My daughter asked what it was like to spend summers in the mountains. It was a different time as there were no computers or cell phones. The children would walk the woods with no fear as Bears were gone. It was before the era of the Eastern Coyote.
On our trips the eight year olds traveled with Rusty. Rusty was mostly Shepperd with some collie mixed in. I never saw a dog that loved kids so much. We would walk through the woods like it was a mini Eden. Look at Waterfalls and visit tiny caves, but Rusty was always there watching the group never far.
The children walked into a meadow and gentle Rusty looked different. There was a huge Black dog snarling at the frightened children. Rusty ran forward and chased the much larger dog. The larger dog ran, but Rusty returned to us as soon as it was safe. He was far better than any baby sitter. We never had to put a leash on him as it may sound funny but Rusty was guiding the kids like a flock of sheep.
I told my daughter that we never had a little dog like the Maltese, but even at home Rusty was special and never far from the children. Even as an old dog he would play like one of the toy breeds. I remember being so sad the summer he passed.
Chico was a good dog a black lab- cocker spaniel mix. The kids were older and the walks longer. He would venture off bring a woodchuck back. He was there when you needed him, but not much more. Maybe if he didn't follow such a great dog we would have appreciated him more. Chico would get mischievous
and steal the baseball and we would chase him.
There wasn't much there just a few baseball a great dog clean swimming holes, warm camp fires and gooey marshmallows. The night time had CBS radio mystery theatre that we could get on a huge tube radio.
My uncles would talk of WW1, WW2 and Korea. My grandfather would come up and fell huge trees and make items with the wood. He would talk of his lost relatives and his time in the cavalry and how he hated horses.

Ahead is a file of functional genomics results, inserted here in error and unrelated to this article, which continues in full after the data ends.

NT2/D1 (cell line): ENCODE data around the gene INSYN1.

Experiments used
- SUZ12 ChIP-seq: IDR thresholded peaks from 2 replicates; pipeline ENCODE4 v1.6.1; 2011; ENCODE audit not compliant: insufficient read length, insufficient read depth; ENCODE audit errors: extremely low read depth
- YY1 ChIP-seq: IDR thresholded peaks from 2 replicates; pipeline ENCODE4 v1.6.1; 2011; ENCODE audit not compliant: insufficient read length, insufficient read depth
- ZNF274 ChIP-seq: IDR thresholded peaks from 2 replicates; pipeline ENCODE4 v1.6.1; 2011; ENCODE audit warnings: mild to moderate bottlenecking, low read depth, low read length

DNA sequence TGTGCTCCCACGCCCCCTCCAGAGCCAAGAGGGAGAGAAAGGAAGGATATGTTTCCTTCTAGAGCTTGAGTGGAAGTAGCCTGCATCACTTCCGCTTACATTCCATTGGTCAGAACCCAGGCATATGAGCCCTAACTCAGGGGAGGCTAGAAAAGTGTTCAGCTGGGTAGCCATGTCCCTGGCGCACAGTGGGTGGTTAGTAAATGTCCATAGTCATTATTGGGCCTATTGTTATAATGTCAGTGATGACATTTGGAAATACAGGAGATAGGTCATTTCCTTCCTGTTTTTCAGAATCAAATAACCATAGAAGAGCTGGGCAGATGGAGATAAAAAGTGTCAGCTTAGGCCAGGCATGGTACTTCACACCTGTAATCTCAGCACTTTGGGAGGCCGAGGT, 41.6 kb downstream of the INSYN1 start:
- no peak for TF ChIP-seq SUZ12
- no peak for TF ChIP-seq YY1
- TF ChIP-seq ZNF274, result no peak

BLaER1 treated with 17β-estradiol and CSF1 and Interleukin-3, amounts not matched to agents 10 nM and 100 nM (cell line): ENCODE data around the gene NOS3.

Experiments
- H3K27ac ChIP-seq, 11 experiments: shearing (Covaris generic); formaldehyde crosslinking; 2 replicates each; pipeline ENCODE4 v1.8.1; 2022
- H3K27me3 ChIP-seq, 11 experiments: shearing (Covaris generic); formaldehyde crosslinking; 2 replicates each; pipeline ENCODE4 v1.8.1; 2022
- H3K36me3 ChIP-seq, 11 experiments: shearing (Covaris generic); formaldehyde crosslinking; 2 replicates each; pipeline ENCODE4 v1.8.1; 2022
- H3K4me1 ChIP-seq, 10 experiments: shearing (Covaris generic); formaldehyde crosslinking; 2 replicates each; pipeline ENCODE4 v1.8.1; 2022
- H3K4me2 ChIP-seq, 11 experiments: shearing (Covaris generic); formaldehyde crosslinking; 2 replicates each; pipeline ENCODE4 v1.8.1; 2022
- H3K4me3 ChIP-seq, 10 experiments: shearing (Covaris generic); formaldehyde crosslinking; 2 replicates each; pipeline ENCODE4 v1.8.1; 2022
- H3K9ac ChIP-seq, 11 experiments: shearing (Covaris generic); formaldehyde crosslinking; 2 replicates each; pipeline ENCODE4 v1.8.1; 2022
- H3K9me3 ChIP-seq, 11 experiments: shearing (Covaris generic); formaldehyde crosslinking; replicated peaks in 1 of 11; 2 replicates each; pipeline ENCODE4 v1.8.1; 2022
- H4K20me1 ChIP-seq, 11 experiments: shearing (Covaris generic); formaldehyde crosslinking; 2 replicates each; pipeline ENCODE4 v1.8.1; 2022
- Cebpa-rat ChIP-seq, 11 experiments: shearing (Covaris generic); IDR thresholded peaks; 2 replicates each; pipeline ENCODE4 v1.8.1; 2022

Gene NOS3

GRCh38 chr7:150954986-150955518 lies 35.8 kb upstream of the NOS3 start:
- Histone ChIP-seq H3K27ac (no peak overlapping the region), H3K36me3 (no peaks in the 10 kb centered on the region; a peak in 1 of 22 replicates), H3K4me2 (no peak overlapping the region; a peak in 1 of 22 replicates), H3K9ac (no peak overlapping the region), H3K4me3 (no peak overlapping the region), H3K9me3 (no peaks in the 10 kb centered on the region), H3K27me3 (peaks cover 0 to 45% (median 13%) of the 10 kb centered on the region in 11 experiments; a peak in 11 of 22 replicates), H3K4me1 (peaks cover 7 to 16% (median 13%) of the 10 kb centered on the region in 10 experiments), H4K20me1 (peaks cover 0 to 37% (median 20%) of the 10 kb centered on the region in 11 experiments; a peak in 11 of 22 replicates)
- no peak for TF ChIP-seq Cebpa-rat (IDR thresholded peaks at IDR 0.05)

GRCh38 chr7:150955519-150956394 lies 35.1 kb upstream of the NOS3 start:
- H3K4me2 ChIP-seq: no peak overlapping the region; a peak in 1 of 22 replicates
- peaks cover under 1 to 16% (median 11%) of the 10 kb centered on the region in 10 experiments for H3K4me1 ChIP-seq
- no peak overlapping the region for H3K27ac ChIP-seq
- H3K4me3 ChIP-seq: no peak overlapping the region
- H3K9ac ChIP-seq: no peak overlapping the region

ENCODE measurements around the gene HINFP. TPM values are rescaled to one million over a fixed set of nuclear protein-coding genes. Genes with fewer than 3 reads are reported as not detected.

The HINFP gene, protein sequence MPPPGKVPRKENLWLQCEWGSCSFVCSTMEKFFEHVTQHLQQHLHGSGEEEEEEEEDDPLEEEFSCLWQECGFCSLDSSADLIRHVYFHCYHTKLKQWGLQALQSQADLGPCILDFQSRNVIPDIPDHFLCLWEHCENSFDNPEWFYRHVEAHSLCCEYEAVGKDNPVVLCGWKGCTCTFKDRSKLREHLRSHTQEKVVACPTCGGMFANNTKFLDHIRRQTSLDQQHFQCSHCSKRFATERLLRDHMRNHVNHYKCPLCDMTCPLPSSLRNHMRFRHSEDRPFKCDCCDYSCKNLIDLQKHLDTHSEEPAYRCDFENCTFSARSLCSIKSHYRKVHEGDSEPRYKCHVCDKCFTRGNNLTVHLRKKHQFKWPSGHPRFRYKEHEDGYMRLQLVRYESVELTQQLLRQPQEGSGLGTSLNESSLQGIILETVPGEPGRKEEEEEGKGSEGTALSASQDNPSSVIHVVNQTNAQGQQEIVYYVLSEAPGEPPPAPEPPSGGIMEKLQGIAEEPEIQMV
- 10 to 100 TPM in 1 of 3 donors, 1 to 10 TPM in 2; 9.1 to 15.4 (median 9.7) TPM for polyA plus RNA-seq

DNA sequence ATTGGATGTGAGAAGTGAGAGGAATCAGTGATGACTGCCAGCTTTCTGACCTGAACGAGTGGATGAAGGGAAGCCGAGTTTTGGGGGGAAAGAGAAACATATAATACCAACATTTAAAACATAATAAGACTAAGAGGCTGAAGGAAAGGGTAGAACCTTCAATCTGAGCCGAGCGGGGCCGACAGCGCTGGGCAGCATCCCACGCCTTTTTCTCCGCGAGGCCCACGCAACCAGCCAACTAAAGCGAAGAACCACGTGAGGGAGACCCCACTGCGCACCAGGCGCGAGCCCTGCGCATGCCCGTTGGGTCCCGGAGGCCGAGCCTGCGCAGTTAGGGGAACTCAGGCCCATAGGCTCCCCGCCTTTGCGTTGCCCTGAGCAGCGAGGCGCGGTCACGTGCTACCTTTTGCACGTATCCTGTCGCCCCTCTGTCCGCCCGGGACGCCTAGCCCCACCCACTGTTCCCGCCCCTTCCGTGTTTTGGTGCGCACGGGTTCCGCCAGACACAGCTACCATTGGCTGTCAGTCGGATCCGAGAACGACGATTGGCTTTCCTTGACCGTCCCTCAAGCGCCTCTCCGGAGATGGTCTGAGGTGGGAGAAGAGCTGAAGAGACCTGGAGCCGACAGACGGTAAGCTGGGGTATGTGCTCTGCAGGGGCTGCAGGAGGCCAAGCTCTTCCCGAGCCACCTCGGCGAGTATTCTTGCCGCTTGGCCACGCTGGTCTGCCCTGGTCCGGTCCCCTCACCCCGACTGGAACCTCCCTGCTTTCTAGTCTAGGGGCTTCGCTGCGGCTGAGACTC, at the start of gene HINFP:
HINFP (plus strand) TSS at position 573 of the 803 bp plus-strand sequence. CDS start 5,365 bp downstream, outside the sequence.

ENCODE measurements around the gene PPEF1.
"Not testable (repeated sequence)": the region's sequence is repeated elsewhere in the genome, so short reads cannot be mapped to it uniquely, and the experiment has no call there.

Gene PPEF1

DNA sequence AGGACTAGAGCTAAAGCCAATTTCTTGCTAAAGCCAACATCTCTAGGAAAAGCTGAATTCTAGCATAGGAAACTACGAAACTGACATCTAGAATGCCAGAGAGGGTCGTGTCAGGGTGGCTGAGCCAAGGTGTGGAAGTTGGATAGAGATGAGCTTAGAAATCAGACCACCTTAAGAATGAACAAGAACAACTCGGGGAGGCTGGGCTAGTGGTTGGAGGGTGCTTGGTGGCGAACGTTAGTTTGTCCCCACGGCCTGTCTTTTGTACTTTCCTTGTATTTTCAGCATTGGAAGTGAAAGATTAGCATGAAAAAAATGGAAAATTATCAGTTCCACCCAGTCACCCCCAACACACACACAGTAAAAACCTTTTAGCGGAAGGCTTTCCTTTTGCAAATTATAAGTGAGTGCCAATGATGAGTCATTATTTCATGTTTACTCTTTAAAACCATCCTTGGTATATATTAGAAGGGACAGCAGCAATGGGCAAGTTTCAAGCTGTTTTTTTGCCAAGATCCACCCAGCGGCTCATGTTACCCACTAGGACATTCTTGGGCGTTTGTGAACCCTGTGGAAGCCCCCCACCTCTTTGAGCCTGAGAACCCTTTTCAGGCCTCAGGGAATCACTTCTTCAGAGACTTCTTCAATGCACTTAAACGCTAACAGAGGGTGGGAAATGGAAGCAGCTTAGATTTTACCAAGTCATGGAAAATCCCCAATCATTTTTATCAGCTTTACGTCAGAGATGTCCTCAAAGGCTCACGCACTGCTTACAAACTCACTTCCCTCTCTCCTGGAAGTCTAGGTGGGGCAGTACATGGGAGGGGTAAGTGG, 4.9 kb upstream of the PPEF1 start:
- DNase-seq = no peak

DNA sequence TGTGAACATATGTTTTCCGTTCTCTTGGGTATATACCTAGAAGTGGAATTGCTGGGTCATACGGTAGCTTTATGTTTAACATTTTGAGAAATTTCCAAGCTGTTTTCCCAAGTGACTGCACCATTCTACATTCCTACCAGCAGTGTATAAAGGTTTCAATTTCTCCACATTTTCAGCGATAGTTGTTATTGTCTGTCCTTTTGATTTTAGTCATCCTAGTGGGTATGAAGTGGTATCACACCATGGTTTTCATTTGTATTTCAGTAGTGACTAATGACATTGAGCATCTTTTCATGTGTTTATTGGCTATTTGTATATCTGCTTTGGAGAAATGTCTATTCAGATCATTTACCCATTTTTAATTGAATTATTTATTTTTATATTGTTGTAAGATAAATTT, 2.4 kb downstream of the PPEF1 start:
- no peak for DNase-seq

The food was all home cooked from scratch and plentiful. We would sneak steaks to Rusty.
May sound funny, but there wasn't many items and if my daughter looked at us she would think we were poor. People just lived differently. Listening to your Uncle describe WW1 was more entertaining than watching a silly kids show. It was a different time a freer time when parents didn't worry as much. You went away with your extended family and enjoyed the open spaces.
Different time and for me a better time. Sometimes, I look around and wonder if I imagined those days.
It was a better time to be a kid in the twilight of the dusk of the Borscht Belt days of the Catskills. I would get to be an early 20 something in the last moments the resorts were healthy. I would see them as guest and worker. Its sad to see empty lots where hotels thrived and abandoned buildings.
Nothing lasts forever and I am sorry my daughter will never know the land or magesty of the hotels. The place is a shambles and only the woods have survived. The Black Bear and Coyote roam the woods and poor people dwell in the vacation homes.
My dream is to retire to Western Maine along the Kennebec and winer in Berbice Guyana away from the coast. I could travel both rivers with a simple craft. Grow Mulberries and Make Maple Syrup in ME and have fruit and rubber trees in Guyana.
I no longer dream of the big car or the big home. I dream of the hamock and open sky. I dream of a campfire and soft music and seeing the stars at night. I dream of the freedom to read great epics and perhaps a chance to pen one of my own.
I think of stronger families and friendships of those days. Marriages lasted and people didn't look over their shoulder for impending pinkslips. We have computers and gadgets, but I wouldn't trade one day of those warm memories for the progress.